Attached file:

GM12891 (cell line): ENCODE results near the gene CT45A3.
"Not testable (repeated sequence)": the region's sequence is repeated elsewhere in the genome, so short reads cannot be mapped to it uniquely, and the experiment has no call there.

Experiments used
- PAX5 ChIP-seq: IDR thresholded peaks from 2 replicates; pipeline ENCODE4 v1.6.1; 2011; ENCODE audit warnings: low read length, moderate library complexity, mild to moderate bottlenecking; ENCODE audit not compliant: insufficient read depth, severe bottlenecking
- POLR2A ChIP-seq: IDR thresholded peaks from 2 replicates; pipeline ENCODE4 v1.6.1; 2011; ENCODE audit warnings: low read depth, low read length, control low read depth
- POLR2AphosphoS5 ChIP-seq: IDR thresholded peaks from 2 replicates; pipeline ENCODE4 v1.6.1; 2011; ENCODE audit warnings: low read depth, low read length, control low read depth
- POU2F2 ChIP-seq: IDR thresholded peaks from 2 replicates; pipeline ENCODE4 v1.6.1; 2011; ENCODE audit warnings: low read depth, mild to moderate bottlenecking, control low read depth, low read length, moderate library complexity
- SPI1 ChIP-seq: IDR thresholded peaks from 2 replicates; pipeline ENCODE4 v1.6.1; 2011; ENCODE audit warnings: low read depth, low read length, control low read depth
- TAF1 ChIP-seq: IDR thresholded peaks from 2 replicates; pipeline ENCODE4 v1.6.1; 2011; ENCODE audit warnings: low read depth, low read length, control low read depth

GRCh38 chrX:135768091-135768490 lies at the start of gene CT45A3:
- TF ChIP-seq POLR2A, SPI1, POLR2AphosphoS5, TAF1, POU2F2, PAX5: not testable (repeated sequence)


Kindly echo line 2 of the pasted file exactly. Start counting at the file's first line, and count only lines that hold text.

"Not testable (repeated sequence)": the region's sequence is repeated elsewhere in the genome, so short reads cannot be mapped to it uniquely, and the experiment has no call there.